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I'm upsizing a Jet database to SQL Server Express 2008 R2 and before doing so, I'm re-evaluating the schema (it was designed in 1997-98, and the guy who designed it (i.e., me) was something of a moron!).

My question is about N:N join tables with a two-column composite key. In Jet, joins on the first column of a two-column composite key will use the composite index, but joins on the second column will not, so in general, in Jet databases with large N:N join tables with reasonably large numbers of records, in addition to the composite index I add a second, non-unique index on the second column.

Is this a good idea in SQL Server?

(Maybe it's not a good idea in Jet?)

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3 Answers 3

up vote 10 down vote accepted

The same rules apply in SQL Server. If you have an index on (ColumnA, ColumnB) a query on only ColumnA or ColumnA and ColumnB together can use the index, but a query on only ColumnB cannot. If there is a need to join on just ColumnB, then you should definitely create the index.

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Any downside, other than the obvious index maintenance issues? –  David-W-Fenton Aug 31 '10 at 21:25
Space considerations for storing the index. Additional overhead on Insert/Update/Delete operations. Also consider the cardinality of ColumnB. If it's low cardinality (few unique values), the index may not help as much. –  Joe Stefanelli Aug 31 '10 at 21:27
In general, my ColumnB has lower cardinality that ColumnA. Would reversing them and adding the non-duplicate index on the column with the higher cardinality be more efficient? –  David-W-Fenton Aug 31 '10 at 21:44
If B has lower cardinality then your original (ColumnA, ColumnB) index is in the correct order. You just need to decide if an independent index on (ColumnB) would be beneficial in your specific situation. –  Joe Stefanelli Sep 1 '10 at 1:12
I'm accepting this as the answer, even though the other answers were quite helpful, too. They were just less direct, and prompted lots of other thoughts. –  David-W-Fenton Sep 9 '10 at 22:10

If you have a composite index on columns (A,B) no seek, range scan, sort or aggregate operation can use it for expressions that contain only B. This is true for SQL Server, just as it was true for Jet (Red) drivers (and I think for Jet Blue also). Some other engines might use it in a so called skip scan operation.

So the answer is that you need separate indexes on (B) alone.

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If the table is mostly used with joins on both columns, will it help that SELECT as much as it would in a SELECT using only the 2nd column in a join? My thinking is that the optimizer is going to select first on the side that has an index and then has less to do on the other side, so with both joins it's going to be more efficient than with the join only on the unindexed side. Since I hardly ever use join tables without both joins, maybe it's not going to help much? –  David-W-Fenton Aug 31 '10 at 21:28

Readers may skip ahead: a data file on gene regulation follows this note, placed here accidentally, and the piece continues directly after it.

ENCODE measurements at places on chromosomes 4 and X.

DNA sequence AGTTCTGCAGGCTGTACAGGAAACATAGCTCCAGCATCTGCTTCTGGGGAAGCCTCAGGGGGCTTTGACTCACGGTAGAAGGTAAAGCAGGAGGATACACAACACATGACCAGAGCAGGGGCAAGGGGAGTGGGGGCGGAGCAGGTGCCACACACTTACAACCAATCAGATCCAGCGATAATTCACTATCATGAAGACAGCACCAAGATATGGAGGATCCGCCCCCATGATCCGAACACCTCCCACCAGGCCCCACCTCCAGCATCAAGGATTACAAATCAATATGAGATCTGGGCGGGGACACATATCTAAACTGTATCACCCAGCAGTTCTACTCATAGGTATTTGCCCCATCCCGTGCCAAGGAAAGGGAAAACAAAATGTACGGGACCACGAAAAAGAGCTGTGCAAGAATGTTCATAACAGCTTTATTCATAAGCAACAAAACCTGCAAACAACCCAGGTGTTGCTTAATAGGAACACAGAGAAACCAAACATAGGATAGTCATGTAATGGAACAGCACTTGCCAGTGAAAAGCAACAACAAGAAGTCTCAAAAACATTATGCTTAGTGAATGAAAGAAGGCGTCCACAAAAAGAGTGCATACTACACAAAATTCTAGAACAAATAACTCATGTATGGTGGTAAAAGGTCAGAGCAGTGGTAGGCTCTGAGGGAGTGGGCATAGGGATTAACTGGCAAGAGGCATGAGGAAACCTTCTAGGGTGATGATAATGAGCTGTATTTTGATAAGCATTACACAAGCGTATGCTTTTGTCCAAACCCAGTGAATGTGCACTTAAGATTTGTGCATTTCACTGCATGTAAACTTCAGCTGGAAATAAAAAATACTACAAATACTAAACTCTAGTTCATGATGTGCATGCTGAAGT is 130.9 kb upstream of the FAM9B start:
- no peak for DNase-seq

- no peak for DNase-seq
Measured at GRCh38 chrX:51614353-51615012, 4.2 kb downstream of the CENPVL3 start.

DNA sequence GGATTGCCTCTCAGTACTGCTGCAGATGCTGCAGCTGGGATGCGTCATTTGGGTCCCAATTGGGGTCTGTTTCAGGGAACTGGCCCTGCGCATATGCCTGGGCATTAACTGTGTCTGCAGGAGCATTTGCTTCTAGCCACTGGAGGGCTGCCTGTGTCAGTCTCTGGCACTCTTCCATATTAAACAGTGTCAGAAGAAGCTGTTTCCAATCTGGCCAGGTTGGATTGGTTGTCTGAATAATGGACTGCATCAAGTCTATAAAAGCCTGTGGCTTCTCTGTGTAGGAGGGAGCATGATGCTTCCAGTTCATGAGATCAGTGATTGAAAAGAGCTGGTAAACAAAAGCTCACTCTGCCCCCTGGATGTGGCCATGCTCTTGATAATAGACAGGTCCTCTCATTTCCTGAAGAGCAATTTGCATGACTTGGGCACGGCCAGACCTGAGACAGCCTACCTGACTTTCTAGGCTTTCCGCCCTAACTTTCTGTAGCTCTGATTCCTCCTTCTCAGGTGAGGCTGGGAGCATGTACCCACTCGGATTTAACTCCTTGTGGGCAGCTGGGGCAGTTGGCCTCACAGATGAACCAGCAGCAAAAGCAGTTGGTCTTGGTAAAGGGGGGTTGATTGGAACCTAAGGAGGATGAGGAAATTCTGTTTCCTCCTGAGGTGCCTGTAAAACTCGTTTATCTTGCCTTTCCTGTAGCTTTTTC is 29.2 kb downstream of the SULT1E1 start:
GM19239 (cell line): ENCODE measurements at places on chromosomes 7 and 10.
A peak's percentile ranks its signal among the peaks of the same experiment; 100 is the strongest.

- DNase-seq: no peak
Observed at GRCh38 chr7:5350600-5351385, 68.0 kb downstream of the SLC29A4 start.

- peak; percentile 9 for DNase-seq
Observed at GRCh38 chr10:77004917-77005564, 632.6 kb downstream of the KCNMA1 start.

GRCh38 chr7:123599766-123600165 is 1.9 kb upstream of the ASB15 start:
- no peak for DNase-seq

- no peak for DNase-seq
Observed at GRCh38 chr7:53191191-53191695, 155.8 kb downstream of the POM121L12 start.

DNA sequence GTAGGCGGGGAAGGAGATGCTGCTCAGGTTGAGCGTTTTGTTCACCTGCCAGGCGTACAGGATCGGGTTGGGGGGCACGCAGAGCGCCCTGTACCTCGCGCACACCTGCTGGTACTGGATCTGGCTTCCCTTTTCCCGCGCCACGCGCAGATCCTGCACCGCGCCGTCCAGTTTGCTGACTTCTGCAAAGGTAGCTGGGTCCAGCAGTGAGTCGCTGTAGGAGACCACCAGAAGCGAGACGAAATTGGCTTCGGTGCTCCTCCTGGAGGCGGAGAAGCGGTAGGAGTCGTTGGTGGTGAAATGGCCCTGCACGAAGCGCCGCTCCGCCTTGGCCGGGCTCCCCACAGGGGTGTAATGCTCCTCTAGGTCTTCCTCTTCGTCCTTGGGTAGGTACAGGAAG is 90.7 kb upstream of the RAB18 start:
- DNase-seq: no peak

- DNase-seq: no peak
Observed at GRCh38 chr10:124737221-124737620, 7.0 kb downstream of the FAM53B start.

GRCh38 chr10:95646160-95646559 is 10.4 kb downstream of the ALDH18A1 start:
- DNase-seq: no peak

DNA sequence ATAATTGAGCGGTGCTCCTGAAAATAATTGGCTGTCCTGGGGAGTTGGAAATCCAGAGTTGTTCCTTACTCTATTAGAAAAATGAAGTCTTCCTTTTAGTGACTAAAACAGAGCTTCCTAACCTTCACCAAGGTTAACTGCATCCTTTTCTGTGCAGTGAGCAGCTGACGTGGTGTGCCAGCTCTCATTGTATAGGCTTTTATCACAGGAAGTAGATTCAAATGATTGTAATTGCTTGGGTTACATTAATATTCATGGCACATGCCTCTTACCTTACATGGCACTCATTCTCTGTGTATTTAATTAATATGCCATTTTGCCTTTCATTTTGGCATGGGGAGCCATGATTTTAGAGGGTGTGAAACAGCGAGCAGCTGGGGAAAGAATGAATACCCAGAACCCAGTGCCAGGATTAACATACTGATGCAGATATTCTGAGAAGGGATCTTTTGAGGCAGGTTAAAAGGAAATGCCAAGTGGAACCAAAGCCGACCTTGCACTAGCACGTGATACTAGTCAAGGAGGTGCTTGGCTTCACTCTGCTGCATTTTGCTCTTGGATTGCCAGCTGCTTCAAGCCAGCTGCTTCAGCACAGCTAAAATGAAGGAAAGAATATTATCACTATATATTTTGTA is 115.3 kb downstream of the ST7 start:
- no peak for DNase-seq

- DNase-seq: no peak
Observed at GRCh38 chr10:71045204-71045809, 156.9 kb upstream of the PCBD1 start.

If the join is on both columns then the index on (B) alone will likely be ignored. But if you search/join mostly on A and B, sometimes on B alone yet never on A alone then you could consider changing the index to be on (B,A) instead. –  Remus Rusanu Aug 31 '10 at 21:45
As a general rule, the column order in an index should be in increasing selectivity order, unless specific ORDER BY needs to be addressed. Putting low selectivity columns on the leftmost side allows for aggregate and large range queries to still use the index, but be warned that a low selectivity column will also quickly fall into the tipping point trap: sqlskills.com/BLOGS/KIMBERLY/category/The-Tipping-Point.aspx. Having low selectivity column (like Type) on leftmost makes most sense on clustered indexes because clustered indexes are always covering, don't have a tipping point. –  Remus Rusanu Aug 31 '10 at 21:55
When I say "join on both columns" I mean functioning as N:N join table, with ColumnA joined to TableA and ColumnB joined to TableB. I don't ever use multi-column join table composite keys as FK in another table, so I never have join on ColumnA+ColumnB to TableC. –  David-W-Fenton Aug 31 '10 at 22:09
There's never an ORDER by on these composite keys -- they are N:N join tables, and the ordering has no meaning (the columns are FK values from the Autonumber surrogate keys of the joined tables). –  David-W-Fenton Aug 31 '10 at 22:12

To help you more, just a tip, in SQL server using the Managment studio you can evaluate the performance by "Display Estimated execution plan". It shown how the indexs and join works.

Also you can use the DTA (Database Engine Tuning Advisor) for more info and optimization.

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Thanks for that! –  David-W-Fenton Aug 31 '10 at 21:25

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